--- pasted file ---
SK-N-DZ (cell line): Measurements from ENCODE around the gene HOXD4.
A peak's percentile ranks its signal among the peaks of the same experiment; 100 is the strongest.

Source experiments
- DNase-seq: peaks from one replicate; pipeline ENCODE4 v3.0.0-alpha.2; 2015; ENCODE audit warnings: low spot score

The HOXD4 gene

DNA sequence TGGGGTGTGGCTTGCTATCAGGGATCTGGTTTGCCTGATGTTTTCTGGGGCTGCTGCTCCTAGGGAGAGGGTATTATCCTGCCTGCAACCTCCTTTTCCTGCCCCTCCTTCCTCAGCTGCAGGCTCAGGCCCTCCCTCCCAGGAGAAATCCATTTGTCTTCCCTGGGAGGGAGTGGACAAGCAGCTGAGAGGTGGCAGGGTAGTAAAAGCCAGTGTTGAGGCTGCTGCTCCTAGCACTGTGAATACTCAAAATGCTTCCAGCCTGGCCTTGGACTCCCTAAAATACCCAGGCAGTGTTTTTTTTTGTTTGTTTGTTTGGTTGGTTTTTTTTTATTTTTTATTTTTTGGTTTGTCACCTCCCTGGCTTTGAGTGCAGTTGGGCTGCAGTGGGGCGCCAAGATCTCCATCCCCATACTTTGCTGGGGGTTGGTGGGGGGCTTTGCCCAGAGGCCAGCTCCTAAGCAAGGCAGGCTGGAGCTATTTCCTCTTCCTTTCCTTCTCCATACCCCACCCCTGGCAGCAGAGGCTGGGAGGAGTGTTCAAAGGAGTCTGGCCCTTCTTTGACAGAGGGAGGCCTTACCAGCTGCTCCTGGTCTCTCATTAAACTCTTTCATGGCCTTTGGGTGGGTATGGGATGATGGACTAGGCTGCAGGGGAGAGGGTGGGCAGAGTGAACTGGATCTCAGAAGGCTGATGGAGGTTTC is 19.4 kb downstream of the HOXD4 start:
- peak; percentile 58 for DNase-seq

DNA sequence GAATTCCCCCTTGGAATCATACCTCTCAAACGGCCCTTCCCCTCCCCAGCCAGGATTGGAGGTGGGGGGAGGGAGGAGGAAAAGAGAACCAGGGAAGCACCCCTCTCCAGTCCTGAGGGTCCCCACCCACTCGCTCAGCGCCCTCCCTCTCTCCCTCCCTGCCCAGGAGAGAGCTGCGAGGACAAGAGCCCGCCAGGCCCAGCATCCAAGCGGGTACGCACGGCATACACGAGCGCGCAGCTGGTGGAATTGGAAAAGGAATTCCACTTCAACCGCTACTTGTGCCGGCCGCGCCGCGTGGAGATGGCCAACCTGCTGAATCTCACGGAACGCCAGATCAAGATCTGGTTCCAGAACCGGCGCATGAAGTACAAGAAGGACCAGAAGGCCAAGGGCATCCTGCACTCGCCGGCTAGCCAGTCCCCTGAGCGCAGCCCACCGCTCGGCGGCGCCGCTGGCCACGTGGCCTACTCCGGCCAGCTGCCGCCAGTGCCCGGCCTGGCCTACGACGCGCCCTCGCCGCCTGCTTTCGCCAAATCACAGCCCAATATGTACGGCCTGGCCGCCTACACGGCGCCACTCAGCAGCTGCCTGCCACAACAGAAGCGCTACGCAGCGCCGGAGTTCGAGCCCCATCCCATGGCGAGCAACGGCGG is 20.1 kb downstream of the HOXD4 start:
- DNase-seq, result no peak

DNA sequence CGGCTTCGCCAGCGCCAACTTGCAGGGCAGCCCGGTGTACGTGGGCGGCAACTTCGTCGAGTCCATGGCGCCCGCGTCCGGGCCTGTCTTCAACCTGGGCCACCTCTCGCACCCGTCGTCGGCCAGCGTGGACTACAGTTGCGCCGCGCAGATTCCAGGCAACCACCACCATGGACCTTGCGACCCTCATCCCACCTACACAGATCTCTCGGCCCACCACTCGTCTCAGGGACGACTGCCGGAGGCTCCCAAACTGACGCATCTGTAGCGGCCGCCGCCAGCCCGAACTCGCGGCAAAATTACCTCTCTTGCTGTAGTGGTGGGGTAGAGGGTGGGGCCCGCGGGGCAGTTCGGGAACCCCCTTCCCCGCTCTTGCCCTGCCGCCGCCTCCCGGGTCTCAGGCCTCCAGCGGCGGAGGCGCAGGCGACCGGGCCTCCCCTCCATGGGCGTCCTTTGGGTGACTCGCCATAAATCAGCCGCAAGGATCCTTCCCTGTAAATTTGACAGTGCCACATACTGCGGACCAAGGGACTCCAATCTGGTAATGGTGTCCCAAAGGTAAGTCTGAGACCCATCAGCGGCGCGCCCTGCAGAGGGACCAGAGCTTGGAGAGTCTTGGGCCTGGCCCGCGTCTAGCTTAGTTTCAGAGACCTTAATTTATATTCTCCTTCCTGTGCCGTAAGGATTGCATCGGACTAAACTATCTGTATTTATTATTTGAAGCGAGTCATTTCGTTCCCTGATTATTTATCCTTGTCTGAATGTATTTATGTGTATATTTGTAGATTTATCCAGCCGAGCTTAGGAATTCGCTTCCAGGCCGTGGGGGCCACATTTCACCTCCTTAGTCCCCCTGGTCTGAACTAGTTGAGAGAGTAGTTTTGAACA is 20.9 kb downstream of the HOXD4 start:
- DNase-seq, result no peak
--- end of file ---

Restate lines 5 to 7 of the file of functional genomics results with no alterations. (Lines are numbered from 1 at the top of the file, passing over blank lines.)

The HOXD4 gene

DNA sequence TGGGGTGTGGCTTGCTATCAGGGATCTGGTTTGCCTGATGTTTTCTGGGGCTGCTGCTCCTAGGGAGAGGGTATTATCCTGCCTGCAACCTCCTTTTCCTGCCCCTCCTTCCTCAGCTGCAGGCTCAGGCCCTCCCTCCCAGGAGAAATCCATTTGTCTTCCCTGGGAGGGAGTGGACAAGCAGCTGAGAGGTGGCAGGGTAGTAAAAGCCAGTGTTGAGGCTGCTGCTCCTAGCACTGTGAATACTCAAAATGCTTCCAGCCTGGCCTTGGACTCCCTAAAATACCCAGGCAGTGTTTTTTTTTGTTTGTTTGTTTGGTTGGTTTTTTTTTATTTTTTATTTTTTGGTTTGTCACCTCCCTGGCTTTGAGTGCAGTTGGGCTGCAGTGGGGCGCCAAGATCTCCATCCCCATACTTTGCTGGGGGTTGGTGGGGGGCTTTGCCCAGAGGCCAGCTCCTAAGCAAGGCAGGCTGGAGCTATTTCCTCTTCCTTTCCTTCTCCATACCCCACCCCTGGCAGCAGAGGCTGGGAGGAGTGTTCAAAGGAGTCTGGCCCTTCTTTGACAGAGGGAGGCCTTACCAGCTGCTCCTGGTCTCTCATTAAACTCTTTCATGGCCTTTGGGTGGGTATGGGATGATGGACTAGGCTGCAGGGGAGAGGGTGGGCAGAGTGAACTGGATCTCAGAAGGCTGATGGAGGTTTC is 19.4 kb downstream of the HOXD4 start:
- peak; percentile 58 for DNase-seq